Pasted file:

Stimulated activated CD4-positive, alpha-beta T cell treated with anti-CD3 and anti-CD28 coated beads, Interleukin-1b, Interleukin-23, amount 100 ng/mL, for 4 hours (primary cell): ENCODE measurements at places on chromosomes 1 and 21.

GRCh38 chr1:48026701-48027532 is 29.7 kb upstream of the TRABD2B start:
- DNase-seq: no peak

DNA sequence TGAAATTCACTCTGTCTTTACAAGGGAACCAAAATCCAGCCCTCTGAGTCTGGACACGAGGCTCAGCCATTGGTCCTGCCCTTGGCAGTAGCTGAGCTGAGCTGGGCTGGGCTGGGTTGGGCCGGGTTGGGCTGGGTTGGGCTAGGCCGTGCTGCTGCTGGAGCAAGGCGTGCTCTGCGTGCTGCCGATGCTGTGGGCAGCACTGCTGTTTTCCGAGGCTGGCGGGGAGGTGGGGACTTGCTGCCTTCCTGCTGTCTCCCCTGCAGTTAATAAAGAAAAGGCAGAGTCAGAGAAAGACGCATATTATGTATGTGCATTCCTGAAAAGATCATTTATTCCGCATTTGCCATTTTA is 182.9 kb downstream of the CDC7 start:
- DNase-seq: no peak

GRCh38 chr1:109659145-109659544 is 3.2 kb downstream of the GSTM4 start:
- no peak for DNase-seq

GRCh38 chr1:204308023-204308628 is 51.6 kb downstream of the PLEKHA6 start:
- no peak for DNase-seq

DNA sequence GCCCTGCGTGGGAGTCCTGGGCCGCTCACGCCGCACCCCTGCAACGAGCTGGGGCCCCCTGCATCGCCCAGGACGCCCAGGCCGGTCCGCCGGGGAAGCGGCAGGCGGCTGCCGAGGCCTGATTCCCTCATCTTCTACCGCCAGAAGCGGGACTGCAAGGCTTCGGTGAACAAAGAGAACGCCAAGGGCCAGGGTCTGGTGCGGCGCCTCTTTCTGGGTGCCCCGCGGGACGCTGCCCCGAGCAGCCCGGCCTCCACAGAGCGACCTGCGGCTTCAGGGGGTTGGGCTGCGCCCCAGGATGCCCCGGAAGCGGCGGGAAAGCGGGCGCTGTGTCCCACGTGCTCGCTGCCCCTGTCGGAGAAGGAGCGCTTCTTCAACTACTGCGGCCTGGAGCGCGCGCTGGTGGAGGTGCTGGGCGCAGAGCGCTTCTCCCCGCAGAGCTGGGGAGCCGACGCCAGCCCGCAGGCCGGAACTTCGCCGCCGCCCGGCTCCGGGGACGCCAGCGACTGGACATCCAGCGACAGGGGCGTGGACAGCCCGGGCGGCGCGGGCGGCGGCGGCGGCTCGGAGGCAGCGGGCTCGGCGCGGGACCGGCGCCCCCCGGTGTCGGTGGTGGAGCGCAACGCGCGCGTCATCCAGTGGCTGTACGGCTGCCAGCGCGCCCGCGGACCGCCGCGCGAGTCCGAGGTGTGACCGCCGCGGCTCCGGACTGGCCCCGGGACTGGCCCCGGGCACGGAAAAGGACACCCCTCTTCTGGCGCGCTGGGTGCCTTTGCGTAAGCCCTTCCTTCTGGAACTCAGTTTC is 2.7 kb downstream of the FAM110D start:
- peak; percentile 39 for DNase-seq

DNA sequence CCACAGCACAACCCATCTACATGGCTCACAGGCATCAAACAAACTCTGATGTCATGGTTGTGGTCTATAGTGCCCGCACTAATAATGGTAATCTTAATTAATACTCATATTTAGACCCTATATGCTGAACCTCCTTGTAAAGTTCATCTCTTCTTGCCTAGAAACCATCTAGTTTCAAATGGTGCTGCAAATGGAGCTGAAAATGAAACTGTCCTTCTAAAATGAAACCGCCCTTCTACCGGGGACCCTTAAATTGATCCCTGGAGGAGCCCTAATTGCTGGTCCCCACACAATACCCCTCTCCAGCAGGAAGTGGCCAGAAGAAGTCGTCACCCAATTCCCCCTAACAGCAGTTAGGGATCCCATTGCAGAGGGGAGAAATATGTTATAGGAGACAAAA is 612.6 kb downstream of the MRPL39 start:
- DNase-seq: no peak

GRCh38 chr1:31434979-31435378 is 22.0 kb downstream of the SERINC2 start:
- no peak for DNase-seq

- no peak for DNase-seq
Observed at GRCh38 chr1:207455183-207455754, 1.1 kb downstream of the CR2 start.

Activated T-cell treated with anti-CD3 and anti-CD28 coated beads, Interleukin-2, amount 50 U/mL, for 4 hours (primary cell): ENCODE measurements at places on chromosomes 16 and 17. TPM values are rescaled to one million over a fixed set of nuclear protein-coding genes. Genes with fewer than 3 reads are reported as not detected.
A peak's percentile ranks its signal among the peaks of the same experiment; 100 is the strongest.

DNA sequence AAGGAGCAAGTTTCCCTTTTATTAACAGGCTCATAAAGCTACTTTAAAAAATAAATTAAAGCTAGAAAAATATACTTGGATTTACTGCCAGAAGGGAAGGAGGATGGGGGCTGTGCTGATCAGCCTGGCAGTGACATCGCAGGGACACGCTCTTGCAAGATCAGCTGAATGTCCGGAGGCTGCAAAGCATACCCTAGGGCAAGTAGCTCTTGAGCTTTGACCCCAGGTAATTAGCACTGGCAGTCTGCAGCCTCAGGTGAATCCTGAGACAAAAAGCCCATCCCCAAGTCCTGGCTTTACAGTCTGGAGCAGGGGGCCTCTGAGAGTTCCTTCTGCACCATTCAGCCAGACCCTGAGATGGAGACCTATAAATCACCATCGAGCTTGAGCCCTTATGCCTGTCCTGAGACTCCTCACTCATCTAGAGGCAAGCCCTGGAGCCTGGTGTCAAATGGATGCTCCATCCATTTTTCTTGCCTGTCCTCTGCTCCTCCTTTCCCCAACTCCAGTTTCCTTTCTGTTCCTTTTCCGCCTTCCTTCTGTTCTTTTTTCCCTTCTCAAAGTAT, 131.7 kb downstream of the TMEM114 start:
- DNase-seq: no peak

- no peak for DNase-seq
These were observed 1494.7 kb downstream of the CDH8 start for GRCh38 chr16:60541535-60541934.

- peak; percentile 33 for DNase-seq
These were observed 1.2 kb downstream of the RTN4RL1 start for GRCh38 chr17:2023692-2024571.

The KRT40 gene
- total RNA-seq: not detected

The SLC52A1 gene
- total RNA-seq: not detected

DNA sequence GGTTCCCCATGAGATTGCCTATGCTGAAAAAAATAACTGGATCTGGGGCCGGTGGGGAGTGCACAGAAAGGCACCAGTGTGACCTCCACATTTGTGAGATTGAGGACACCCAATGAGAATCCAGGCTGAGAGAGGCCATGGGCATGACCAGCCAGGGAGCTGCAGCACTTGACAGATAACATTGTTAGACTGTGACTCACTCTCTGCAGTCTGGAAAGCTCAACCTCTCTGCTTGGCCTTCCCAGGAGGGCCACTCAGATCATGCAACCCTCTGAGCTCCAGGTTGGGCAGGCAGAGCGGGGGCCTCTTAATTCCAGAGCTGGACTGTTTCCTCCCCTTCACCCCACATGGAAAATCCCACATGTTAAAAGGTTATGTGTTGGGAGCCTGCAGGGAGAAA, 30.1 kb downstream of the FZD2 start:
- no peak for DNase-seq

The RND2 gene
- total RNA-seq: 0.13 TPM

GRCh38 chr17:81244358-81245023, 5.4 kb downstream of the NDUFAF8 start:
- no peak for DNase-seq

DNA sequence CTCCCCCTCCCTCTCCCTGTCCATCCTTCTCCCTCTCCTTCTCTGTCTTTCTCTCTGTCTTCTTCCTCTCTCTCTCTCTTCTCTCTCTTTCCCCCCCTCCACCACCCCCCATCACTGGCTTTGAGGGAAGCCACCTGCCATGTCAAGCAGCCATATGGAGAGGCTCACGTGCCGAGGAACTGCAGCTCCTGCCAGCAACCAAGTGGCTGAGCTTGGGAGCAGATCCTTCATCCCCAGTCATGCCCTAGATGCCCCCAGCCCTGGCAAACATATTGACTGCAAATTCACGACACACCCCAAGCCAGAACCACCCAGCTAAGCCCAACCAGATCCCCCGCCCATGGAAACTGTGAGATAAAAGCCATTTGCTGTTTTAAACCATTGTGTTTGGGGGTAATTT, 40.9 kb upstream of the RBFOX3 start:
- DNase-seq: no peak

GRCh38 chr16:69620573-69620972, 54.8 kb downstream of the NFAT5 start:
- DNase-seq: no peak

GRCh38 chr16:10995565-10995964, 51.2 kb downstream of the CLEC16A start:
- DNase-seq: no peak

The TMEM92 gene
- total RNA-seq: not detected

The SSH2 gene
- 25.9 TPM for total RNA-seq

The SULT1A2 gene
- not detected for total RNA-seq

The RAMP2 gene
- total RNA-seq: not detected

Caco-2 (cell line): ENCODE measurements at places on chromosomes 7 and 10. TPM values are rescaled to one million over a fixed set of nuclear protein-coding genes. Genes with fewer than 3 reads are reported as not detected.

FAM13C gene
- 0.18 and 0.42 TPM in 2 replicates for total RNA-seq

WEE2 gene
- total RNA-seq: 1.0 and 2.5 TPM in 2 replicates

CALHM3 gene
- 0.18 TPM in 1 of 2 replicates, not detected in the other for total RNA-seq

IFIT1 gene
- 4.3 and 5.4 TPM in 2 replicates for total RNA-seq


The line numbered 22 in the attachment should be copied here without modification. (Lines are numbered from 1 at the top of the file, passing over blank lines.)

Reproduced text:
- no peak for DNase-seq